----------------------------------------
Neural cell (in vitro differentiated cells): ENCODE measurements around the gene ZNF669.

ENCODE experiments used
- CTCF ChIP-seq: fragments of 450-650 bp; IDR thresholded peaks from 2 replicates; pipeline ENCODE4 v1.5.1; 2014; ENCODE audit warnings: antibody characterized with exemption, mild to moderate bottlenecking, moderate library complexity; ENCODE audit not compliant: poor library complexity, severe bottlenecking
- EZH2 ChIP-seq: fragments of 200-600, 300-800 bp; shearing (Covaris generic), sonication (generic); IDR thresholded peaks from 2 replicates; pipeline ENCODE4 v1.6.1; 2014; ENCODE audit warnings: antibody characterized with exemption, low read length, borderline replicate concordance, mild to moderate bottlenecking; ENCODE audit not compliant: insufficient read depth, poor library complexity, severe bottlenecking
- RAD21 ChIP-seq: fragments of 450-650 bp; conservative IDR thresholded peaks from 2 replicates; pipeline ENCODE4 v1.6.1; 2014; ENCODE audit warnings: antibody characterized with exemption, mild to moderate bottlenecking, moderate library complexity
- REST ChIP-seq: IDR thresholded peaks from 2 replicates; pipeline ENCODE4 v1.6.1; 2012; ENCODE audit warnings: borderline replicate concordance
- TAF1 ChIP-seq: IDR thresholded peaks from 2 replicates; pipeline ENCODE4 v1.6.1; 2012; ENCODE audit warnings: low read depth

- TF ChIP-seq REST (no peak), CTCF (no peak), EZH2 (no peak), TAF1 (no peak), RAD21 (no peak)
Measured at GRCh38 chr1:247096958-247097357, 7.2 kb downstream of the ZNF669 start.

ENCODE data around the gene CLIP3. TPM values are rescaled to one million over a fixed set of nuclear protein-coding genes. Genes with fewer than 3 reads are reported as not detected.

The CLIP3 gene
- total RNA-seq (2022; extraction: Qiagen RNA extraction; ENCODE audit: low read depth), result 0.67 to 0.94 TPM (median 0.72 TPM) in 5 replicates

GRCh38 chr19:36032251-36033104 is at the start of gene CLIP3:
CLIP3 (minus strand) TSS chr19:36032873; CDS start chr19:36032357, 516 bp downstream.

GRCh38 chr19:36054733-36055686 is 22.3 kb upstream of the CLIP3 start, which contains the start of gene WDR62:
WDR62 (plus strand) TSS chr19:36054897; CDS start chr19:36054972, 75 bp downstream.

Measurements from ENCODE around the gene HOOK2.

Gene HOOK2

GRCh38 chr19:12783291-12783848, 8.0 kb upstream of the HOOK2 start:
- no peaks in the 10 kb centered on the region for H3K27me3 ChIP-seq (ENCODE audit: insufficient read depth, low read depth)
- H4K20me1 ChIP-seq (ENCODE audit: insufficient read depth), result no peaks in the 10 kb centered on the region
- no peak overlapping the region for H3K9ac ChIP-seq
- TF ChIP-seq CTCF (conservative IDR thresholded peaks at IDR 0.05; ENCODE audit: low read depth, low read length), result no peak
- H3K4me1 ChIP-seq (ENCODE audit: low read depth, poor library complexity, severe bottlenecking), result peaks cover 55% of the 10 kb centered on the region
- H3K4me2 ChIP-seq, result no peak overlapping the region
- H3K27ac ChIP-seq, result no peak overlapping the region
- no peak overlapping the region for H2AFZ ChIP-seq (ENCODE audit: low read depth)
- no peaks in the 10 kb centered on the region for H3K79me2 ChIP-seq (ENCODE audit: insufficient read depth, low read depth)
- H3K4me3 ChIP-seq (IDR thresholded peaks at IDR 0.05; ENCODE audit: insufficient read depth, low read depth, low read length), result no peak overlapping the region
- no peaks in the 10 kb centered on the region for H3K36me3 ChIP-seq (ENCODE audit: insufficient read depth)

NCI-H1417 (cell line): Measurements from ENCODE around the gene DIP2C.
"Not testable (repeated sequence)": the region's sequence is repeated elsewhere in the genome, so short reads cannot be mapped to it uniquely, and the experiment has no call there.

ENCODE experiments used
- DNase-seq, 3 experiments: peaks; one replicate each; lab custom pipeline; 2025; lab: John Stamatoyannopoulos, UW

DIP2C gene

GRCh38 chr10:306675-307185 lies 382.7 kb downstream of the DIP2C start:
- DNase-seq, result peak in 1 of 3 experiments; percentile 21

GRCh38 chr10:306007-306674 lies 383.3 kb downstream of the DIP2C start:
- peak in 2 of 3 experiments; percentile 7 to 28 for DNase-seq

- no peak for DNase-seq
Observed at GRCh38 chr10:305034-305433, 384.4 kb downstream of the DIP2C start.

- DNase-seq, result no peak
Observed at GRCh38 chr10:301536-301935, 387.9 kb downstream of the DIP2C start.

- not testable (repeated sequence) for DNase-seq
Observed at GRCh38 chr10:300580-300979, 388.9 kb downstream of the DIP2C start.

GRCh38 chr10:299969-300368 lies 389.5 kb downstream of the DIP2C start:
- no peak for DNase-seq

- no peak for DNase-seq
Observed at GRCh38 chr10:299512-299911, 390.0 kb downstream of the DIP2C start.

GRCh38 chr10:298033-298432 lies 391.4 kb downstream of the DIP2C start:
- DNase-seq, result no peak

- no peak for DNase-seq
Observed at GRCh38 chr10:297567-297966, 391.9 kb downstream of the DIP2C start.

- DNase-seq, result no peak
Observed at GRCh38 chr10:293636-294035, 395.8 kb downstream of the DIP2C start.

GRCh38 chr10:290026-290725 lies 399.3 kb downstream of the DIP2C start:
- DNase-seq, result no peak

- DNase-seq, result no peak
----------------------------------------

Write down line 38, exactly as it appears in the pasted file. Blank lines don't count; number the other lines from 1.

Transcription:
GRCh38 chr10:306007-306674 lies 383.3 kb downstream of the DIP2C start: